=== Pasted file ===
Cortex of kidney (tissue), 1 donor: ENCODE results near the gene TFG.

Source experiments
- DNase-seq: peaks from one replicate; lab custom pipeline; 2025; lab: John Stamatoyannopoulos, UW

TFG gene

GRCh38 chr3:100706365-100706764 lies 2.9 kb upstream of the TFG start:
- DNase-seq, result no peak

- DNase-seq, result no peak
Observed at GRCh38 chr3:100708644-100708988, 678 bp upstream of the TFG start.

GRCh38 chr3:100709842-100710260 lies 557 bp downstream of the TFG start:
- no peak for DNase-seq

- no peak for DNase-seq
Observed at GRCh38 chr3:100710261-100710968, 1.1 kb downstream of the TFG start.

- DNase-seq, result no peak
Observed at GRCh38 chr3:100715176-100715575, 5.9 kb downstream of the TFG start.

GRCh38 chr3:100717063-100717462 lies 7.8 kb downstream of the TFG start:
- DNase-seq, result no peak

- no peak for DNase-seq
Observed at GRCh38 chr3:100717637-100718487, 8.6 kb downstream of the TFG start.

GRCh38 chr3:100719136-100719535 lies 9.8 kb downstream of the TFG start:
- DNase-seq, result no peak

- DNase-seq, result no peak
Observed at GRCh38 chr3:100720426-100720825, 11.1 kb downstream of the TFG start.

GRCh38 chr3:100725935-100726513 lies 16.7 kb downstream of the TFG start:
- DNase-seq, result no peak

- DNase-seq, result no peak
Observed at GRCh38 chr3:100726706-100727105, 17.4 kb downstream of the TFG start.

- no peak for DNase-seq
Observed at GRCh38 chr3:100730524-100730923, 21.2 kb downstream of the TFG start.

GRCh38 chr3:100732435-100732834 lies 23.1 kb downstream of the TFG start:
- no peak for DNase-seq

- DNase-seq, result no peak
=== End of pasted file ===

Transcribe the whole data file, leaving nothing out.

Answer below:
Cortex of kidney (tissue), 1 donor: ENCODE results near the gene TFG.

Source experiments
- DNase-seq: peaks from one replicate; lab custom pipeline; 2025; lab: John Stamatoyannopoulos, UW

TFG gene

GRCh38 chr3:100706365-100706764 lies 2.9 kb upstream of the TFG start:
- DNase-seq, result no peak

- DNase-seq, result no peak
Observed at GRCh38 chr3:100708644-100708988, 678 bp upstream of the TFG start.

GRCh38 chr3:100709842-100710260 lies 557 bp downstream of the TFG start:
- no peak for DNase-seq

- no peak for DNase-seq
Observed at GRCh38 chr3:100710261-100710968, 1.1 kb downstream of the TFG start.

- DNase-seq, result no peak
Observed at GRCh38 chr3:100715176-100715575, 5.9 kb downstream of the TFG start.

GRCh38 chr3:100717063-100717462 lies 7.8 kb downstream of the TFG start:
- DNase-seq, result no peak

- no peak for DNase-seq
Observed at GRCh38 chr3:100717637-100718487, 8.6 kb downstream of the TFG start.

GRCh38 chr3:100719136-100719535 lies 9.8 kb downstream of the TFG start:
- DNase-seq, result no peak

- DNase-seq, result no peak
Observed at GRCh38 chr3:100720426-100720825, 11.1 kb downstream of the TFG start.

GRCh38 chr3:100725935-100726513 lies 16.7 kb downstream of the TFG start:
- DNase-seq, result no peak

- DNase-seq, result no peak
Observed at GRCh38 chr3:100726706-100727105, 17.4 kb downstream of the TFG start.

- no peak for DNase-seq
Observed at GRCh38 chr3:100730524-100730923, 21.2 kb downstream of the TFG start.

GRCh38 chr3:100732435-100732834 lies 23.1 kb downstream of the TFG start:
- no peak for DNase-seq

- DNase-seq, result no peak